Two Routers on the outside interface of PIX 515

My problem is that I have 2 routers to access the internet, one by frame relay and the other by ADSL.
My idea is to route all HTTP, FTP, etc. (low importance traffic) to the ADSL router and my crucial traffic routed to my frame router.
They are both connected to the outside interface of my PIX.

Does this make any sense, is it possible???

5 answers Last reply
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  1. sounds like you need to make some static routes.
  2. It is possible, and erudite is right you will need to add static routes. What you'll need to configure on the two routers themselves is access-lists controllin what goes where. I think its called policy based routing. But I know you'll need to configure access-lists with it and set the ADSL route for administrative distance higher than the frame-relay. Static routes by default are administrative distance of 1.

    If I were you I would configure the DSL as a backup connection to the Frame-Relay. I would configure the Frame-relay router with a route to the ADSL router with an administrative distance higher than 50 or something. That way if the default route out the frame goes down you have the ADSL router which has its own default route to the Internet.
  3. I think I may have your solution. You need to set the metric of the route of your ADSL interface to 1 and set the foute for your FR to a metric over 1 (In ASDM go to Configuration | Routing | Static Route) . This will make it so as long as the interface with metric 1 is availabe it will use it for all trafic, if it's not available it will use 2 or whatever number follows in numerical sequence, unless otherwise specified by access lists or static routes or whatever else. I currently have a similar setup on my pix 515 (3 isp's) and that is what I do.
  4. Yuppers, thats how we've done it for a few of our customers. Thats really the only way to can configure this type of setup. I'm not sure if you could configure the PIX with two default routes (1 route to the frame relay and 1 route to the adsl).

    I'd test it here but we don't have a free PIX available to mess with.

    The commands on the router would look like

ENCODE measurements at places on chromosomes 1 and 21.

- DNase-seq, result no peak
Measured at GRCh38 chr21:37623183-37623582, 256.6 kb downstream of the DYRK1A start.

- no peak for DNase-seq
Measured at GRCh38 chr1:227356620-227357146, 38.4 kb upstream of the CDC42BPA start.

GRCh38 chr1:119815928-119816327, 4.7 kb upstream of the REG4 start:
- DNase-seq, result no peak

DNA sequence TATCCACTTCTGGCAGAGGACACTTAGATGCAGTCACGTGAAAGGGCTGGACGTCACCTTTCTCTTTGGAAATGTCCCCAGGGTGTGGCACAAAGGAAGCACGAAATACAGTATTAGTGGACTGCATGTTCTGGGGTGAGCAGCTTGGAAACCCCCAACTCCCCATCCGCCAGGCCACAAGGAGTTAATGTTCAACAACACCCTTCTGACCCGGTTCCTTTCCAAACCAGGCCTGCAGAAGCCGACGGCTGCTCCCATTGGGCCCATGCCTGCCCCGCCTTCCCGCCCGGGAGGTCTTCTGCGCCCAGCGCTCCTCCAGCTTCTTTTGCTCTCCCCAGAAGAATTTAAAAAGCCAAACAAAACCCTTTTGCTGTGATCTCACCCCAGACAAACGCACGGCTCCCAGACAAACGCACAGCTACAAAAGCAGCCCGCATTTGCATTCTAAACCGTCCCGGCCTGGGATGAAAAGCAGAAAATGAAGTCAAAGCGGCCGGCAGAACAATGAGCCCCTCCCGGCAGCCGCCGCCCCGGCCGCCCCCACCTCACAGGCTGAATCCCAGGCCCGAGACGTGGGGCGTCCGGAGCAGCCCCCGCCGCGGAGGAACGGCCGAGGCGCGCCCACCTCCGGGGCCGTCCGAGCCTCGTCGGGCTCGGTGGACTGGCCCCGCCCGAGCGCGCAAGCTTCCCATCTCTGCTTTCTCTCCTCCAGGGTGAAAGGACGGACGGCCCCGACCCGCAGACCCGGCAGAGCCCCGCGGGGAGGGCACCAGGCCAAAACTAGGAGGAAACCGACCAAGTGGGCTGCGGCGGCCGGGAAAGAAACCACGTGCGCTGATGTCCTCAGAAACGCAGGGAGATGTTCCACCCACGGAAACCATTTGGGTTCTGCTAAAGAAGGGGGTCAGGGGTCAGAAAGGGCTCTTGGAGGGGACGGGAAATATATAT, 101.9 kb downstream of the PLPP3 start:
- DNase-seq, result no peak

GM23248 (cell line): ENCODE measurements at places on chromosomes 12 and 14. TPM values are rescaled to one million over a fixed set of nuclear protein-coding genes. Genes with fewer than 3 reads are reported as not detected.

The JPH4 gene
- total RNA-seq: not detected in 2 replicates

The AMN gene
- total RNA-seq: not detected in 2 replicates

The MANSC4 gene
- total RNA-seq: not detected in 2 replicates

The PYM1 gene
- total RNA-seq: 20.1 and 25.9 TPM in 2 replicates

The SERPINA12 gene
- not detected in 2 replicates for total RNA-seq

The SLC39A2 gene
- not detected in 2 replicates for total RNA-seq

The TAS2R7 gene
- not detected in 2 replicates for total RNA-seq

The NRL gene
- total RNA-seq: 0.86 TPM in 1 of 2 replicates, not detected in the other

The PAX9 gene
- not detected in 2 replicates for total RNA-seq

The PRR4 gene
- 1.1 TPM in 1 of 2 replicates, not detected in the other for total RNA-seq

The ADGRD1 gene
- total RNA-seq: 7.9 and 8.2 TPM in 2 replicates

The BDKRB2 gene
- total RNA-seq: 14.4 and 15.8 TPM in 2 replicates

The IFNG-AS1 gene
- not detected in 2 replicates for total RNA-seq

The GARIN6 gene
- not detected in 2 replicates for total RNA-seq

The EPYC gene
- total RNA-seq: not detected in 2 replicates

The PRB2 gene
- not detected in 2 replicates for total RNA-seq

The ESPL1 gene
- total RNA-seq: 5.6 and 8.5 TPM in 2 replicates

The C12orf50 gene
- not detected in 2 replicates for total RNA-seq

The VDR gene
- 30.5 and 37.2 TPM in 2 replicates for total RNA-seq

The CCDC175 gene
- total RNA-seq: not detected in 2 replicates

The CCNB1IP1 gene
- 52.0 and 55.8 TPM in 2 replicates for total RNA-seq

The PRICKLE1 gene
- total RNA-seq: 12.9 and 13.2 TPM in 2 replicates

ip route other end of FR
    ip route ADSL router ip 240 >>>240 is the administrative distance


    The PIX would look like:

    route outside FR ip
    route outside ADSL ip

    Yup I did some digging and found this on Cisco
    To enter a static or default route for the specified interface, use the route command in global configuration mode. Use the no form of this command to remove routes from the specified interface.

    route interface_name ip_address netmask gateway_ip [metric | tunneled]

    no route interface_name ip_address netmask gateway_ip [metric | tunneled]

    Syntax Description
    Specifies the IP address of the gateway router (the next-hop address for this route).

    Note The gateway_ip argument is optional in transparent mode.

    Internal or external network interface name.

    Internal or external network IP address.

    (Optional) The administrative distance for this route. Valid values range from 1 to 255. The default value is 1.

    Specifies a network mask to apply to ip_address.

    Specifies route as the default tunnel gateway for VPN traffic.

    You'll want to configure the routes with the correct metric.
  5. You can either do this with policy map on the PIX (if the PIX can support policy based routing). The other method is to just route all interesting traffic (i.e. crucial traffic based on layer three addresses) to the frame relay circuit and everything else to the ADSL using the default gateway. You only need one default gateway on the PIX to accomplish this but you will have to create many static routes to accomodate all the interesting traffic.
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